The truth behind Oprah's car giveaway episode

2 min read

One of the happiest moments of television had an ugly ending.

When we think of Oprah, there are really two moments that stand out for us.

1. When Tom Cruise jumped on her couch

And, 2. When Oprah gave everyone in her audience a car

The classic meme that comes around every holiday that involves a candle as a present.

Well it turns out, that infamous episode didn’t have a happy ending.

The three-part podcast titled ‘Making Oprah: The inside story of a TV revolution’, gives a detailed analysis of how Oprah became the Queen of daytime television. 

When speaking about the infamous car giveaway episode, journalist Jenn White, explains the concept for the huge giveaway.

It all started with Oprah’s best friend, Gayle King. King sat next to an executive from the Pontiac car company on a flight and struck up a conversation.

After that chance meeting, Pontiac offered the show 25 cars for a giveaway. However, Oprah’s producers wanted more and would not stop until they were satisfied with the number of cars.

The final decision, as we all know, is that the manufacturer agreed to gift a brand new G6 to every member of the studio audience.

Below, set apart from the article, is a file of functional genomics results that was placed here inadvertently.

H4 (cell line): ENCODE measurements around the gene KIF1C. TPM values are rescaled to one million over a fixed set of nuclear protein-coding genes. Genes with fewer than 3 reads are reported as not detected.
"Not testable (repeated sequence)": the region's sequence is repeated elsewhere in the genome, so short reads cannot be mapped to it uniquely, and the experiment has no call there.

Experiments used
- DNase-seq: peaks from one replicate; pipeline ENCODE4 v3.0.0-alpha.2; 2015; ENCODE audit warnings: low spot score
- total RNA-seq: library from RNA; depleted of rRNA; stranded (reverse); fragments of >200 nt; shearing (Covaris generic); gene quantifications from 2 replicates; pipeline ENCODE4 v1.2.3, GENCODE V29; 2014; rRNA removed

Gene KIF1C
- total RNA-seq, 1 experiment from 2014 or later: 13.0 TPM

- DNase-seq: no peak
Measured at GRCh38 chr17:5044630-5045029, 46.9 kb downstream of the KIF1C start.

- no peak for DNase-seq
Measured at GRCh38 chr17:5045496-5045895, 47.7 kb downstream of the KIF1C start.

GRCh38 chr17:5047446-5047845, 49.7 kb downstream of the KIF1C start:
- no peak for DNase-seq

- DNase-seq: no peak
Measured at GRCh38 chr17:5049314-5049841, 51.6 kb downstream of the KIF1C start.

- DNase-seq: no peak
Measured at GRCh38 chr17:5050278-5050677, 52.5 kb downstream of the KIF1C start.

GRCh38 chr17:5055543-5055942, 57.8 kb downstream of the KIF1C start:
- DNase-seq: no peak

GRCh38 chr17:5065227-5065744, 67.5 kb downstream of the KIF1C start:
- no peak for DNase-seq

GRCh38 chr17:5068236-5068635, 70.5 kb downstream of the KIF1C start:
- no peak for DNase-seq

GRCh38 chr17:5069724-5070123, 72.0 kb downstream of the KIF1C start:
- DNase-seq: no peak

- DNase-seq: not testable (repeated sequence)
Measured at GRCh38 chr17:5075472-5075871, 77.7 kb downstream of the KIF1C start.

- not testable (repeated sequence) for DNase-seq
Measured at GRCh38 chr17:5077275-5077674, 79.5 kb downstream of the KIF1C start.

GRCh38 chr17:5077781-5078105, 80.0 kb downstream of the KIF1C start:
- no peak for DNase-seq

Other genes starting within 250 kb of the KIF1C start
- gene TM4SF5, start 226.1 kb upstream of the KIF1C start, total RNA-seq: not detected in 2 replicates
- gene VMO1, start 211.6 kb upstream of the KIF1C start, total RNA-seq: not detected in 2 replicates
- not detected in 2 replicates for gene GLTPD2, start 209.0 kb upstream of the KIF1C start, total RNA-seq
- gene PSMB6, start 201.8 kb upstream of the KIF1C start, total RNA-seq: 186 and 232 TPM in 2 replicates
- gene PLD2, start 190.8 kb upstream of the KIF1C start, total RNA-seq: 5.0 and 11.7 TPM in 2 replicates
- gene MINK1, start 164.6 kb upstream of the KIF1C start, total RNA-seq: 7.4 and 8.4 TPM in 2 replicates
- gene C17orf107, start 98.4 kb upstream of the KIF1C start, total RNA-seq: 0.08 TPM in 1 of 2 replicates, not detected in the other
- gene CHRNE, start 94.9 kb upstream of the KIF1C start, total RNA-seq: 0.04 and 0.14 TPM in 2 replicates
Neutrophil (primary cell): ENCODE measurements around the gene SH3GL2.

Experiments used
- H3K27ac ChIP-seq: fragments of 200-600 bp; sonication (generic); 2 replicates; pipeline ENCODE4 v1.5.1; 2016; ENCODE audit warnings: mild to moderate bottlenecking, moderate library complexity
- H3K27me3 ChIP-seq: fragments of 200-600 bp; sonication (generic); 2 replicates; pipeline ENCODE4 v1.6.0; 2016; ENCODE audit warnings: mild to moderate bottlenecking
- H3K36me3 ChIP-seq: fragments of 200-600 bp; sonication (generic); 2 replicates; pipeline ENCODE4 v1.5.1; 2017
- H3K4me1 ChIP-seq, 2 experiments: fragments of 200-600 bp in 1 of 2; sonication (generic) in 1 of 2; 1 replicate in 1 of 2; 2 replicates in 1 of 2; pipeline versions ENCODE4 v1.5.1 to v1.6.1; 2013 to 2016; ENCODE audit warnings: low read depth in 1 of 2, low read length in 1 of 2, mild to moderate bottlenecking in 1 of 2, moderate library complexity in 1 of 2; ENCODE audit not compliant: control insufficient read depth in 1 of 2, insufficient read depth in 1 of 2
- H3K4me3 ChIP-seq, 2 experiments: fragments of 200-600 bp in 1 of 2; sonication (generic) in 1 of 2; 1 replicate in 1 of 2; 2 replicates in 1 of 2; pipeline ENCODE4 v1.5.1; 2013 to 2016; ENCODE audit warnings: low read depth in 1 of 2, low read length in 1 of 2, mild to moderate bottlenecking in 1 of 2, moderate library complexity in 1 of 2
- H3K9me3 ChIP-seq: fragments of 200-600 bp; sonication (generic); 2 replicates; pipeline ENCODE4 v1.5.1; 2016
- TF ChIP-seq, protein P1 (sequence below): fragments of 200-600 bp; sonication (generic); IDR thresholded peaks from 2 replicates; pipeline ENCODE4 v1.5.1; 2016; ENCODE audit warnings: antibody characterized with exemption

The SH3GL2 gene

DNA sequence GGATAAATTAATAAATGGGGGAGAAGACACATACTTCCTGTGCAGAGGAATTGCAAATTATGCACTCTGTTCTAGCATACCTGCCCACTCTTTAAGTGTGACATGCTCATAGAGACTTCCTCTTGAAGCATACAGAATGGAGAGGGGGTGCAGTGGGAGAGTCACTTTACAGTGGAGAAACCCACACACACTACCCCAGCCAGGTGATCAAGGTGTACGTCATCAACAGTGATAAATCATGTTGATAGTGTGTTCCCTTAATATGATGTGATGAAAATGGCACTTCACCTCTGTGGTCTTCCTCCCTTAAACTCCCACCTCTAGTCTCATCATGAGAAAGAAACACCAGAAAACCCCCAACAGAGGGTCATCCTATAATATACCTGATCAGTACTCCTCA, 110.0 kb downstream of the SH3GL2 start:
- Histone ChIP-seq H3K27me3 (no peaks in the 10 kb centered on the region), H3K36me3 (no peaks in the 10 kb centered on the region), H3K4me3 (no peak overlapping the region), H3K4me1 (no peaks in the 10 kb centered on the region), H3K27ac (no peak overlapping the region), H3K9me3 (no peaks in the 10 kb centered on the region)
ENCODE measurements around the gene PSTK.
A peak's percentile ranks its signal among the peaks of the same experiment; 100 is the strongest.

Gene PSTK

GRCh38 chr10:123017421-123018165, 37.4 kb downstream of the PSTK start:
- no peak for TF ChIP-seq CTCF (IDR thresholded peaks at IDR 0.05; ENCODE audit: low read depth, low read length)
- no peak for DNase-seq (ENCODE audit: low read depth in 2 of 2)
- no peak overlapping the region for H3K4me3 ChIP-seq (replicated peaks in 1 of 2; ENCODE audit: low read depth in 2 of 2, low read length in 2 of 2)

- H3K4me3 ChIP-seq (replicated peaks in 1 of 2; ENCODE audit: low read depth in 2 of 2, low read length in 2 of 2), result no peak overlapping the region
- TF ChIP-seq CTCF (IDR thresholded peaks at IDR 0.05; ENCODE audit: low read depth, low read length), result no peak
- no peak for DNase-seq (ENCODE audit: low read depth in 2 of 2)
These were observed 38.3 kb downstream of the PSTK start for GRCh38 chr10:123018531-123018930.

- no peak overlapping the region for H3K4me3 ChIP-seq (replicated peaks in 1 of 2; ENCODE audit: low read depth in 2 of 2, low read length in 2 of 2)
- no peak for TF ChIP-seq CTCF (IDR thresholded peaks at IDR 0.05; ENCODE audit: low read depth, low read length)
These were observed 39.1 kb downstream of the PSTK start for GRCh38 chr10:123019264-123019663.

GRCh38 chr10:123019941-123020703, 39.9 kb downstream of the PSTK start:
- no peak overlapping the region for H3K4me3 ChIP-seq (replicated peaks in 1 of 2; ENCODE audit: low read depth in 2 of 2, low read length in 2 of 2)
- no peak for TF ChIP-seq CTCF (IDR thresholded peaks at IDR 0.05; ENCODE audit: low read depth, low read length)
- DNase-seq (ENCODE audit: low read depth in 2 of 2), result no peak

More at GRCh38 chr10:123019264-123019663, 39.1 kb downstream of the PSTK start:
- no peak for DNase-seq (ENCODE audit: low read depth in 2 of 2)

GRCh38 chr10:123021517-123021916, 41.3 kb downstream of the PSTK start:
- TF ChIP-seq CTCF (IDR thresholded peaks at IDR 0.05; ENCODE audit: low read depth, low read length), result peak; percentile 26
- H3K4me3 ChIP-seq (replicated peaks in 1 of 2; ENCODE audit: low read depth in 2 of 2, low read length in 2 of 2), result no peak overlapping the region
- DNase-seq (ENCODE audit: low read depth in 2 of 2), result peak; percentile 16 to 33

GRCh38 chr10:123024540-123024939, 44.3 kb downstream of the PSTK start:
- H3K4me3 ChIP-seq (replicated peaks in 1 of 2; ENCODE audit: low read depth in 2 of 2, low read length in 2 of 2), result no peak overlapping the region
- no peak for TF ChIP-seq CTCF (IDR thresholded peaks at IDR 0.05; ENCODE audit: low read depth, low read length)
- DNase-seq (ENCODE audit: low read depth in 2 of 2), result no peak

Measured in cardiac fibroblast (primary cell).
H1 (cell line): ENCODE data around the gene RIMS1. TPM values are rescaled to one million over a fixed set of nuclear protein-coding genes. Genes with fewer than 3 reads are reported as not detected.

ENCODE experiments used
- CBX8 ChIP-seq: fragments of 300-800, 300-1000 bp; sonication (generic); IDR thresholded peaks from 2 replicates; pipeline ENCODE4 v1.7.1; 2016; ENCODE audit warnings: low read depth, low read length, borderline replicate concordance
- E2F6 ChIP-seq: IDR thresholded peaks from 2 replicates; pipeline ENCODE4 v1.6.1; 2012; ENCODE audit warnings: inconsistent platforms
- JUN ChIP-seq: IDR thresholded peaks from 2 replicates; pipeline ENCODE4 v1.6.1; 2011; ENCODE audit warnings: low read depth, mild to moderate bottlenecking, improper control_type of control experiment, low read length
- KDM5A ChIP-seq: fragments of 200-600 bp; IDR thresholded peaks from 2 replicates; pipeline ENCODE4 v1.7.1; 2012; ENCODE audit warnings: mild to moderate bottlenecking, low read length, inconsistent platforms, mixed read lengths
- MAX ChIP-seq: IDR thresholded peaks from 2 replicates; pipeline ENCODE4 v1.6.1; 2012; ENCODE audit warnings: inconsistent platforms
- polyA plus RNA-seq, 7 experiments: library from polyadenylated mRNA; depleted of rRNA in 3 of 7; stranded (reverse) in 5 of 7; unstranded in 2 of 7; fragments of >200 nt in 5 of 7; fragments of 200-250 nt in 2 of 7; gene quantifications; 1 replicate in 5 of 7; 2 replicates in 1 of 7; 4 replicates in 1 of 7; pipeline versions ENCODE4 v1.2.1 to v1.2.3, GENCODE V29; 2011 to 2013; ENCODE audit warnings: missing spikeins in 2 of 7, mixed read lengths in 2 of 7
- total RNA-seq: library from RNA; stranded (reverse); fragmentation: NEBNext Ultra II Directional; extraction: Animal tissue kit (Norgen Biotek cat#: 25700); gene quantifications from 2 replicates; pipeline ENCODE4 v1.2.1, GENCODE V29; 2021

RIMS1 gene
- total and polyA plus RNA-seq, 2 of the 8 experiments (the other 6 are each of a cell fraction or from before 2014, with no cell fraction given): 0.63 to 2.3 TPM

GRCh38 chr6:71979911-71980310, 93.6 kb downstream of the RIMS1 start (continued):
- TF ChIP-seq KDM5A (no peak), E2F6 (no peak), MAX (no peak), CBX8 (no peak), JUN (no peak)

The total value added up to about, in AUD, $9.84m.

Oprah was always committed to authenticity when it came to the show:

“When we sat down and started to talk about the car giveaway, I asked ‘how do we find people who really need cars?’ Because that would make it worth it to me ... that would give it a depth and an intention.” 

The producers added questions to the audience applications like, “how do you get to work?” And “how old is your car?”

“For the most part, the whole audience genuinely needed new cars, and that made it even more special,” says Terry Goulder, one of the senior producers of the episode.

After the life changing announcement that every member was receiving a car the whole room was “supercharged”.

“My heart was pounding so hard ... because I was as excited for the people getting the cars, as the people were for getting the cars.

“I was screaming as loudly as I could because [the audience was] screaming so loud ... I was trying to be heard over what at this point was just happy chaos.”

After the episode ended, the fun deflated and the complaints started coming in.

It was hard for producers to create a similar excitement level for every show because all the audience wanted was new cars.

Plus the gift tax became a problem. 

Producer Lisa Erspamer told the audience that if they didn’t want to pay gift tax, they could take cash of the car.

“It was devastating after, because ‘gift tax’ is a thing, and it’s always a complicated thing when you’re giving stuff away.

“But we paid for the sales tax and the registration for each car, and we told the audience after, if they didn’t want to have to pay a gift tax, they could actually take cash for the car.

“And because we didn’t pay the gift tax, people complained to the press, and that was devastating.

“We put our whole soul into this moment of television and with real intention to do something good, and so when people had a negative reaction, it like literally hurt our feelings.

“You know, we’re people and it made us really sad.”

Lead Image: Getty Images/Kevin Mazur


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Written By Christina Cavaleri